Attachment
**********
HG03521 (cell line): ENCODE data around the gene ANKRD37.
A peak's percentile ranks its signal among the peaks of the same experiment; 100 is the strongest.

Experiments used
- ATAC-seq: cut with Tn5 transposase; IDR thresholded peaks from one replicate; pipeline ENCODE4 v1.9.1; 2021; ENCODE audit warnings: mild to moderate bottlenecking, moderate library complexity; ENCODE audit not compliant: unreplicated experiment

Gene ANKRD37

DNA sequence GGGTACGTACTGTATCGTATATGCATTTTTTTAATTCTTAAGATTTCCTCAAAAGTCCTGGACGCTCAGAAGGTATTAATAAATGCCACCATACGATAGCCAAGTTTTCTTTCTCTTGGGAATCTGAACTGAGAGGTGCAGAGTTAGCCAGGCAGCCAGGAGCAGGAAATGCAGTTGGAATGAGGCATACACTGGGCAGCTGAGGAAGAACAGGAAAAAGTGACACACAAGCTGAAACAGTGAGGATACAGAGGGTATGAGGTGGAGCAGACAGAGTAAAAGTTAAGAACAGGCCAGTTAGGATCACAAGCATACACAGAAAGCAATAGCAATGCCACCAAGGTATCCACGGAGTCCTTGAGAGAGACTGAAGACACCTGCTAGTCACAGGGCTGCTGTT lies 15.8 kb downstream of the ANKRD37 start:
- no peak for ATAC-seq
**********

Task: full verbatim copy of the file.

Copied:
HG03521 (cell line): ENCODE data around the gene ANKRD37.
A peak's percentile ranks its signal among the peaks of the same experiment; 100 is the strongest.

Experiments used
- ATAC-seq: cut with Tn5 transposase; IDR thresholded peaks from one replicate; pipeline ENCODE4 v1.9.1; 2021; ENCODE audit warnings: mild to moderate bottlenecking, moderate library complexity; ENCODE audit not compliant: unreplicated experiment

Gene ANKRD37

DNA sequence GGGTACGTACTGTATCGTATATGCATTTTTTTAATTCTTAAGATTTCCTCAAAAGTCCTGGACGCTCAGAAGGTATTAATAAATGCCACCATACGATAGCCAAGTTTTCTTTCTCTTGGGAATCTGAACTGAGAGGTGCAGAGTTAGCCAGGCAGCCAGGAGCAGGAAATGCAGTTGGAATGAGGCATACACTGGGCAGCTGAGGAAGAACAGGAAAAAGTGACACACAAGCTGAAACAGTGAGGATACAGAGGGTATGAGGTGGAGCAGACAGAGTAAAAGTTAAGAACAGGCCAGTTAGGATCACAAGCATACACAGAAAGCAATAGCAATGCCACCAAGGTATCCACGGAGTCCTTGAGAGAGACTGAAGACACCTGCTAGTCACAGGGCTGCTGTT lies 15.8 kb downstream of the ANKRD37 start:
- no peak for ATAC-seq